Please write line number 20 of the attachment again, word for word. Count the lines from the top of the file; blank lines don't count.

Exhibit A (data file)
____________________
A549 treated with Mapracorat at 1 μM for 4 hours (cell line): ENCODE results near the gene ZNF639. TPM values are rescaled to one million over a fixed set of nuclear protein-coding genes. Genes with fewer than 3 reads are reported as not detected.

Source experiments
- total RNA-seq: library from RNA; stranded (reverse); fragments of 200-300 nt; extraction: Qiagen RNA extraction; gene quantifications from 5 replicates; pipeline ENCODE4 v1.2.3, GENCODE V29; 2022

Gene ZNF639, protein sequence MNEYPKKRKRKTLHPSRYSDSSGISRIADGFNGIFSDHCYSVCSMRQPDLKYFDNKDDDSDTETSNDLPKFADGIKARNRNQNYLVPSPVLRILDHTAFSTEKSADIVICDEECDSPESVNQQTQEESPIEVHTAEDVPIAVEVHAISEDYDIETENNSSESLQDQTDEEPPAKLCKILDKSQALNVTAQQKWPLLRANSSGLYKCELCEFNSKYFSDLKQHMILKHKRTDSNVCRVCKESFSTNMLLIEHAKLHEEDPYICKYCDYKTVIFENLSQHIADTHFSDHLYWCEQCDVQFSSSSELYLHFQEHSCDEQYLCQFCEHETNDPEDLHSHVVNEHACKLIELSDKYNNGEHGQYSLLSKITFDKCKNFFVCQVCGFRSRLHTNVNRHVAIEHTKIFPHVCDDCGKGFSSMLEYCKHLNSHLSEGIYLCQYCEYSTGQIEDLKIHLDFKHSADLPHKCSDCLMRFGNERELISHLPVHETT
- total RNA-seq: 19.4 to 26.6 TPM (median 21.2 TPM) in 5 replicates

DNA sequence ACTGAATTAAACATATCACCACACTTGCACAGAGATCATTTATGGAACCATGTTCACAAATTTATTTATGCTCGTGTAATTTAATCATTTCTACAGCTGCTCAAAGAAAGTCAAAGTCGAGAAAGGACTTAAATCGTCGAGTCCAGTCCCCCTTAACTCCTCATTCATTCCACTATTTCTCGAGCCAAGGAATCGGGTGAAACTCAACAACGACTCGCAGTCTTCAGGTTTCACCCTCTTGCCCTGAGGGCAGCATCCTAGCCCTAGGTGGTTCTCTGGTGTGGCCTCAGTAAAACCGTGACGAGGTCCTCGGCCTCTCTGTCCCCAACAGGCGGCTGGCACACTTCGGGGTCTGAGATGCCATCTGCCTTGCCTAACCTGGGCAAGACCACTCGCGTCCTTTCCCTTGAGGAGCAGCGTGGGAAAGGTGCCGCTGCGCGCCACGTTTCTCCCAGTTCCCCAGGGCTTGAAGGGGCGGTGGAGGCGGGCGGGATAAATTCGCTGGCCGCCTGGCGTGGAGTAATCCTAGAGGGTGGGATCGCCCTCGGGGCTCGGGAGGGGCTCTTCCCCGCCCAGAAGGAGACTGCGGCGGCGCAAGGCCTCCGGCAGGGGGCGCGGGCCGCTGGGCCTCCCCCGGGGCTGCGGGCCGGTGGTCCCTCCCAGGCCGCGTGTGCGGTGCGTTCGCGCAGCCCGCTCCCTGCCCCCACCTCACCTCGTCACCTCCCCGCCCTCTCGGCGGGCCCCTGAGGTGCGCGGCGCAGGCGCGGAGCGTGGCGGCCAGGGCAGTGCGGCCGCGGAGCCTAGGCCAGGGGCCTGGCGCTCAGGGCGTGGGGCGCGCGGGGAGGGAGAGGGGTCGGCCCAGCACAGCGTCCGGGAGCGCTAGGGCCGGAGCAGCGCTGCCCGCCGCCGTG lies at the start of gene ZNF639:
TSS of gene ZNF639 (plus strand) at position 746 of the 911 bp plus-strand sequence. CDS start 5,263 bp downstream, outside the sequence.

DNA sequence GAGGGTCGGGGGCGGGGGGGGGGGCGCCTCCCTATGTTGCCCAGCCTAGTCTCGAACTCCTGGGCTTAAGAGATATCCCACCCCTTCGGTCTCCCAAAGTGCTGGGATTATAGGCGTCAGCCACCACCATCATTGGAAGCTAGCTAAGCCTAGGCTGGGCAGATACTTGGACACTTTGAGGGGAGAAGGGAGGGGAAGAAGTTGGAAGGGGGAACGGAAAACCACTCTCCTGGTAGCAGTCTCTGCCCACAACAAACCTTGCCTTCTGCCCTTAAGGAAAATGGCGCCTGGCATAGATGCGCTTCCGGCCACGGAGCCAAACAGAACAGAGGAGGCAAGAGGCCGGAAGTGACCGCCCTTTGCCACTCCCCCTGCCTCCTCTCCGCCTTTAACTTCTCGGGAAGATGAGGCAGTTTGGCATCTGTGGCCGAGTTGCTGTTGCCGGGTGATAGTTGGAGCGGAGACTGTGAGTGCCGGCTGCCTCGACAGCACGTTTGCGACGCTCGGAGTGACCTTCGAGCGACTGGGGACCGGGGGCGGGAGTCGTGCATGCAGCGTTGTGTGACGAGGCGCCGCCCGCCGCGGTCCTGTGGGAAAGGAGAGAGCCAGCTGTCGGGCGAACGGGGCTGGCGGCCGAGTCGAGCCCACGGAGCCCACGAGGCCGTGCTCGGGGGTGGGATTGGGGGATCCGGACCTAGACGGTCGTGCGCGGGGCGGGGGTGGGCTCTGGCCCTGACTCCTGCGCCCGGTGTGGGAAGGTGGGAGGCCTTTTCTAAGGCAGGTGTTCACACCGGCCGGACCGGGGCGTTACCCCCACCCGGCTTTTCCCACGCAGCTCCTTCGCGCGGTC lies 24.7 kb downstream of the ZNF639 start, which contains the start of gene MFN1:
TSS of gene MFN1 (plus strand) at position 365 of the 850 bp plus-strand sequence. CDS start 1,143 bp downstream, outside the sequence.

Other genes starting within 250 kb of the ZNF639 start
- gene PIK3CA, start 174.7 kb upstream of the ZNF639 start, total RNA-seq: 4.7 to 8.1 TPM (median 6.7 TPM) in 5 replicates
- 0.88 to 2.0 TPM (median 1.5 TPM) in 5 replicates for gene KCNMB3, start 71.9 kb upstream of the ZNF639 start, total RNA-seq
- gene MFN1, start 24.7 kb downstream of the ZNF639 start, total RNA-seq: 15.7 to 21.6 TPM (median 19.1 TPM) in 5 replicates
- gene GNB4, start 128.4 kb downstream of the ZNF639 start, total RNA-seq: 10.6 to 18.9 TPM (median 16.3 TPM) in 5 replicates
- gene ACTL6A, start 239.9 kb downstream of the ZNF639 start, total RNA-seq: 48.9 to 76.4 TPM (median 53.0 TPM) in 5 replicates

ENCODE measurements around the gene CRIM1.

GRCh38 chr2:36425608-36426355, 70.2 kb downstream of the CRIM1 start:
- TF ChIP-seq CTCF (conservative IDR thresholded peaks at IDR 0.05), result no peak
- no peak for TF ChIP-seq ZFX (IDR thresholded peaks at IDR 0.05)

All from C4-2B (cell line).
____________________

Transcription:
All from C4-2B (cell line).